Should You Sign Foreclosure Deeds Alone?

I’ve personally never invested in a foreclosure deal so I’m only writing about this based on a story I heard from someone else. It’s tough enough to find a gem like this but if you do, here’s how to play it out.

So you’ve stumbled on a piece of property and the owners invite you to come over and during the second cup of coffee they make a deal that can’t be beat. The only bad thing is that they are leaving town tomorrow and won’t be back for a closing for three weeks. Being desperate, you reach into your bag, pull out your laptop and printer and do a self-prepared deed and close the deal right in the kitchen.

After all, you’ve seen it done on television ads for years and you know a few folks who have acquired hundreds of properties and saved in closing costs for each of them. Here’s what you should think about
the ‘kitchen table closing’.

  • DO not do them as a standard way of business. You will be deemed the scam artist of the real estate world.
  • DO not do them as a way of saving on closing costs. You probablywon’t save much anyway with this method.
  • DO not make your kitchen table closings part of your spiel to buy property. They DO NOT hold in court in most cases
  • Some people will refute them if they change their mind.

Now that you have a great view of this style of real estate closing, let me tell you a few more things about kitchen table closings.

  • Do them. If you feel that a seller may be flaky, do the closing at the home right there. It’s better than nothing.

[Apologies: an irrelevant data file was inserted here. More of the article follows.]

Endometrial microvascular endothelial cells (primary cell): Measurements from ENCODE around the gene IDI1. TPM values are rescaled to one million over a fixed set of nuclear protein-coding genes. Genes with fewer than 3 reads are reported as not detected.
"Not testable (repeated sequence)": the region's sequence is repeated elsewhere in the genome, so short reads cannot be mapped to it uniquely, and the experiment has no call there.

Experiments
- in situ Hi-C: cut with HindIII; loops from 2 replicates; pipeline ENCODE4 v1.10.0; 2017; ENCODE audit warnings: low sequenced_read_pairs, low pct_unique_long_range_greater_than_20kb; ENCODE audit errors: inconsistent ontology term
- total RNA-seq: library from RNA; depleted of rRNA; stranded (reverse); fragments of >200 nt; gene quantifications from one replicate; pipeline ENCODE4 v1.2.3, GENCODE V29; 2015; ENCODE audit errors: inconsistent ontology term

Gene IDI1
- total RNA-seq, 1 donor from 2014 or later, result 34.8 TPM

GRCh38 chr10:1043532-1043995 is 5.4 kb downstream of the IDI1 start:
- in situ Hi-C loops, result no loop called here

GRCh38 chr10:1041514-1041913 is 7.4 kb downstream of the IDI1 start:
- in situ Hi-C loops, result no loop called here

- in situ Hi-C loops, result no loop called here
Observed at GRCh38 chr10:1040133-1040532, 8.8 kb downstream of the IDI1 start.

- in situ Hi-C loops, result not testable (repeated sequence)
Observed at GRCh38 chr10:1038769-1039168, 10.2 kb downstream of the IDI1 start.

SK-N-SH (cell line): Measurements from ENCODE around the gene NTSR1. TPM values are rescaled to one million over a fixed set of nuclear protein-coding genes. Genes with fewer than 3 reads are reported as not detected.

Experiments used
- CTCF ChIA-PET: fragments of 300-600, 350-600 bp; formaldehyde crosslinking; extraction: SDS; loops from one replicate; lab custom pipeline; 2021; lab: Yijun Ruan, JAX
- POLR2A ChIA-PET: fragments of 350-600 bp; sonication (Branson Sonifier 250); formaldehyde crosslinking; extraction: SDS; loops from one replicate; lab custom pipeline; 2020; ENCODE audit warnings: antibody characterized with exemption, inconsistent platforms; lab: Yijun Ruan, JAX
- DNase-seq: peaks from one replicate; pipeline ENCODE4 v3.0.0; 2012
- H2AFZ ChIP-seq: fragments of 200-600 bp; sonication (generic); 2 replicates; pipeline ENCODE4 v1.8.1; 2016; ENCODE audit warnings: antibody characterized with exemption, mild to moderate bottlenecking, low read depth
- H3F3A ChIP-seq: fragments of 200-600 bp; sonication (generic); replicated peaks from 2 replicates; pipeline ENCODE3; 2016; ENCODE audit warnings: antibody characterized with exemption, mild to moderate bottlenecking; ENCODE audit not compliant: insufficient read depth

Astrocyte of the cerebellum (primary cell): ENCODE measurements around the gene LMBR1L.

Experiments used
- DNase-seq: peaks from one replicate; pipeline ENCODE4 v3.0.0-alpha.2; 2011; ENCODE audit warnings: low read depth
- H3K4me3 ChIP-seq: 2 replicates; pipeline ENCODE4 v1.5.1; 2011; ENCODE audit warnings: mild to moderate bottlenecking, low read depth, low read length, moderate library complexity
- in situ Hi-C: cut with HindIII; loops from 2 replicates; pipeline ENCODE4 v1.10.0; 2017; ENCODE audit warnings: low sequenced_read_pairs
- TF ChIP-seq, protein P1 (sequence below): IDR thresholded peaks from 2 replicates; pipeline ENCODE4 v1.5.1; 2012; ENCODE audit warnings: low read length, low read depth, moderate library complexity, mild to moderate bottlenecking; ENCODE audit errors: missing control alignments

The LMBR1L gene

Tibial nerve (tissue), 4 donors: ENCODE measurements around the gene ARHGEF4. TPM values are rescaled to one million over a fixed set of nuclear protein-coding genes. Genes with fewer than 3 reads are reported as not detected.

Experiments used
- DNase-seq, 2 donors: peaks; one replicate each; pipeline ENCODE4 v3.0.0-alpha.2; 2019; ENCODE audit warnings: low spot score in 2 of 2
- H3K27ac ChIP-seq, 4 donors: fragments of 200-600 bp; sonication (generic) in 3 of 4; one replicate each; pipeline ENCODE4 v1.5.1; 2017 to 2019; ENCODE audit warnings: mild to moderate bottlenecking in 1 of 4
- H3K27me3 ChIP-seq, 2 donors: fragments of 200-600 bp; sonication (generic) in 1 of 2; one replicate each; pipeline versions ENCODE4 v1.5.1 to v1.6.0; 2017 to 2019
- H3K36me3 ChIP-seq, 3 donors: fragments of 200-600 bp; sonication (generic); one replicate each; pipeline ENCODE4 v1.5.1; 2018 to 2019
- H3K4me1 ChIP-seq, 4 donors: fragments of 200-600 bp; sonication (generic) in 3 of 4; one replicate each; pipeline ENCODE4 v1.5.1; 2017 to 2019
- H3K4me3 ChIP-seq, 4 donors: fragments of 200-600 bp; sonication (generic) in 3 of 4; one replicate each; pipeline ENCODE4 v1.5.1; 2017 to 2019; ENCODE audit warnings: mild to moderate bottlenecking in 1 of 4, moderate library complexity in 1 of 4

• Don’t use them. Have these documents as a backup in case your seller fails to show for the ‘real’ closing at the title company.
  • Keep those documents handy. Most sellers are willing to understand them as a legal contract and will follow through, if not, you’ll at least have something to show in court.

It’s always good to get something in writing from a seller when an agreement is made. I have seen too many deals go down the drain over a hand shake and five days between the deal and the closing. All-in-all, be honest and don’t get greedy. If one deal flakes, keep walking the streets and find you another property to invest in.

11 thoughts on “Should You Sign Foreclosure Deeds Alone?”

  1. I think that in every real estate transaction you should go though the proper persons. You are investing a great deal of money, into this home, you don’t want to get screwed over down the road of a mess up you did. Get professional help!

    Walt

  2. Owner finance Usually all you need to qualify for any of our homes is the down payment and the first month payment and your share of the closing costs to transfer ownership into your name. We do not rent-to-own or lease option. We owner finance. We use a title company and put the deed in your name. Once the property has closed you will actually own it. Very similar to what a bank would do when it lends money. The only real difference is we will provide you the money to purchase your property instead of the bank which means you pay less down than what a bank would typically charge plus we do not require a credit check. We only loan on property you see listed on our websites and no others. We also do not charge ridiculous interest rates. Typically our rates are very comparable to the current market rate of interest or just a point or two above. It varies depending on the house you select.

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